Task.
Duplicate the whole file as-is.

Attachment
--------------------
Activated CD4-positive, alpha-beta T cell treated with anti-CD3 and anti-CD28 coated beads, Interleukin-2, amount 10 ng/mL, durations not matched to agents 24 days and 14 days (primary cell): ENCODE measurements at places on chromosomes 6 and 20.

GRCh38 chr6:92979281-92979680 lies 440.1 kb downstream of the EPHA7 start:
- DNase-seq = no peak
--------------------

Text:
Activated CD4-positive, alpha-beta T cell treated with anti-CD3 and anti-CD28 coated beads, Interleukin-2, amount 10 ng/mL, durations not matched to agents 24 days and 14 days (primary cell): ENCODE measurements at places on chromosomes 6 and 20.

GRCh38 chr6:92979281-92979680 lies 440.1 kb downstream of the EPHA7 start:
- DNase-seq = no peak